She talks to the mannequins

She talks to the mannequins
Miss Emily Huang, visual merchandiser at Taiwanese clothing brand iRoo, which has four outlets in Singapore.

If you have a fear of dolls or phobia of human-size figures, you'd better steer clear of this career.

Miss Emily Huang's job as a visual merchandiser requires handling, dressing and hanging out with mannequins. The 33-year-old is responsible for the way clothes are arranged and displayed in the store.

The goal? To entice customers to buy.

And while she may be familiar with mannequins, she has had a fright from them more than once, confesses the employee of Taiwanese clothing company iRoo, which has four stores here and more than 80 outlets in Taiwan.

"In our Ngee Ann City branch, there are about 15 mannequins. When I go home late after a window change, I do get shocked when I accidentally bump into them," says the amicable woman, who was recently promoted to the chief operations officer for the company's Singapore arm.

It gets creepy as the window changes happen after hours in shopping malls, and there is often little light at the time.

"An overhaul of the display can take up to eight hours. I have worked till three to four in the morning."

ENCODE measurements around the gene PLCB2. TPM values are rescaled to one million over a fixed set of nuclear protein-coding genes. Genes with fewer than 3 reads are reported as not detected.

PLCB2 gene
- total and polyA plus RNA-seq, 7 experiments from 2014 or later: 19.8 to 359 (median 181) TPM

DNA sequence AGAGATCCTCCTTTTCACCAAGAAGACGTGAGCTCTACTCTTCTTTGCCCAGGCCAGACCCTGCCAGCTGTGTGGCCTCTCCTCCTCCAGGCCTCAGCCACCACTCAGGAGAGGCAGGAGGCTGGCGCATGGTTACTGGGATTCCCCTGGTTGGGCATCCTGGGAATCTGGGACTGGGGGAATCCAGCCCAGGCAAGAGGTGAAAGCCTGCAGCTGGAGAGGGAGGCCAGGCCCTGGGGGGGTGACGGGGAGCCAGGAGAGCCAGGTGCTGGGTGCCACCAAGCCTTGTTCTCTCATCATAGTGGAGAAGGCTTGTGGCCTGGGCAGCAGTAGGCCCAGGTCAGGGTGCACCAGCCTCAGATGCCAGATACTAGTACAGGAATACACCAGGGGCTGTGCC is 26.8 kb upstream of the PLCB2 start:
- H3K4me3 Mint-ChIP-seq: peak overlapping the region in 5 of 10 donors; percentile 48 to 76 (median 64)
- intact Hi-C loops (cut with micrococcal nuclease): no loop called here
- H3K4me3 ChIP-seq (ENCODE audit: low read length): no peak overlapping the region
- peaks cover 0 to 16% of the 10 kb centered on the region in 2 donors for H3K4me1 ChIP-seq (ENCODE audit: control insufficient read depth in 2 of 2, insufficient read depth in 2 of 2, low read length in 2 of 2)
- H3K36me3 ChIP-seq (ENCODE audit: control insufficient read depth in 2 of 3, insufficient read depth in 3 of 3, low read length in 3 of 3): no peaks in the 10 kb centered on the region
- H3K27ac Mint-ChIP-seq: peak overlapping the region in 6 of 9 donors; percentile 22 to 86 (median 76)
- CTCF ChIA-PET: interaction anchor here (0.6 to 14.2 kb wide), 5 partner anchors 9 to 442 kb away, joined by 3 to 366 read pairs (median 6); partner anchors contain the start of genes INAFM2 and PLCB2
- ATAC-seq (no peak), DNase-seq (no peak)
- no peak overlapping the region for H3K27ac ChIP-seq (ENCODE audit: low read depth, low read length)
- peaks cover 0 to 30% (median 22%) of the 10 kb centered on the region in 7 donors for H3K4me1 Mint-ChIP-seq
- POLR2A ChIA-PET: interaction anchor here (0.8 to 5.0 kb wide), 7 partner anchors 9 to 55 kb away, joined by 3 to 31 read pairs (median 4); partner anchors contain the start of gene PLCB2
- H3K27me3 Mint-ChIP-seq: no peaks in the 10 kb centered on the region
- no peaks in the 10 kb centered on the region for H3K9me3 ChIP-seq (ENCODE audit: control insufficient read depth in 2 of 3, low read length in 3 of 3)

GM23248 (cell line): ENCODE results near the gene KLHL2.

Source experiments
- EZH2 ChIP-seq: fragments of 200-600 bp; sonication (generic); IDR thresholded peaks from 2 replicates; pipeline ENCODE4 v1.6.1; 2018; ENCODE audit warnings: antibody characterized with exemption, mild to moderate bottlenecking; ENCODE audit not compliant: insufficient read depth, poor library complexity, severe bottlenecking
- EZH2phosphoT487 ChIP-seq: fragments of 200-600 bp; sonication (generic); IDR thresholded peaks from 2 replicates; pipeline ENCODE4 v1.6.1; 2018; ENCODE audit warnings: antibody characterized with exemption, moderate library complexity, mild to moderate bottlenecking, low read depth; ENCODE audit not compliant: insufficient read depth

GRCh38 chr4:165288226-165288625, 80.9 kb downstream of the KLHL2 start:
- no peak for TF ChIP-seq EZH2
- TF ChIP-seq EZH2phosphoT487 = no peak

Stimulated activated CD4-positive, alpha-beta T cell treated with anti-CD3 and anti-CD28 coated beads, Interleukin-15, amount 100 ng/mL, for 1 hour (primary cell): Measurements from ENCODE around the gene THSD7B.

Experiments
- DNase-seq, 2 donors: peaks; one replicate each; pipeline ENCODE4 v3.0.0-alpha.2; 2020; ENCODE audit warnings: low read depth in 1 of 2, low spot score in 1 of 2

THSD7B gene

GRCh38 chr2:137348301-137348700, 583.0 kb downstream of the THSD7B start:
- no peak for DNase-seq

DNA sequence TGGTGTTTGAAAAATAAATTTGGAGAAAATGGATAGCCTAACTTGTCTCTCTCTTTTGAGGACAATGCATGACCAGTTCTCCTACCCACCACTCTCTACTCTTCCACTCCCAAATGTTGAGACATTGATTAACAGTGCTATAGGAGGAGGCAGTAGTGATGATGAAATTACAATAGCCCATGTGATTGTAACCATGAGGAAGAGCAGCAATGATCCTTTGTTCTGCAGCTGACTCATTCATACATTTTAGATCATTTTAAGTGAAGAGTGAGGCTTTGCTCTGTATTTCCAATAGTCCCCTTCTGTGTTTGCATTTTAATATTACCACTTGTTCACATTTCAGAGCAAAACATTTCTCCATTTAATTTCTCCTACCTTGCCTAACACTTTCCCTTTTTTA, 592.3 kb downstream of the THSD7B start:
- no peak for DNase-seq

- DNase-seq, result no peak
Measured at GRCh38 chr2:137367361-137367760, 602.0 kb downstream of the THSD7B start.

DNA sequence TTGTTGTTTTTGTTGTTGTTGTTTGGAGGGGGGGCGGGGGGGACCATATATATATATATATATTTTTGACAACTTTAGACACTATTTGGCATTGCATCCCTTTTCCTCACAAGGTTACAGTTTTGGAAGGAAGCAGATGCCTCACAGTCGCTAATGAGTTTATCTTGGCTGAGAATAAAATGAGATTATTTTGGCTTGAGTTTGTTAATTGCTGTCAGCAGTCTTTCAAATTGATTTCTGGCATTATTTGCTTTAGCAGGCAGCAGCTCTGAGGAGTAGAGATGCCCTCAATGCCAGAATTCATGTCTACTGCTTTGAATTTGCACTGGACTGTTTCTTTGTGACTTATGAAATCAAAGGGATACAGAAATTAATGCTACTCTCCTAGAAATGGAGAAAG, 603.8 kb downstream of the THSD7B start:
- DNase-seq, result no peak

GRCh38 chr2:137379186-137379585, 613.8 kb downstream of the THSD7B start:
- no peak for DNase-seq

More horrifying though is when she spots a mannequin with her hand placed awkwardly near her face.

"She will look like she is digging her nose, which is just terrible for projecting a positive image."

It's also not a job for those who recoil at getting their hands dirty.

"Climbing ladders and carrying bulky items is part of the job. It's not as glamorous as people think. Sometimes I look like a vagrant!" Miss Huang admits to talking to the mannequins as she gets them dressed.

"I comb their hair, and tell them to be good and sell the clothes well," she says with a laugh, insisting that she is still in her right mind.

The Taiwanese, who majored in visual communication design at university, has been based in Singapore for the past two years, but flies back to Taiwan once a month.

Visual merchandising does not receive much credit when a brand does well, but the role is integral to making clothes fly off the racks, she maintains.

"You'd be surprised - a simple swop around can really move stock!"

Having been in this line for about 10 years, she is used to being gawked at by passers-by while manoeuvring mannequins in display windows.

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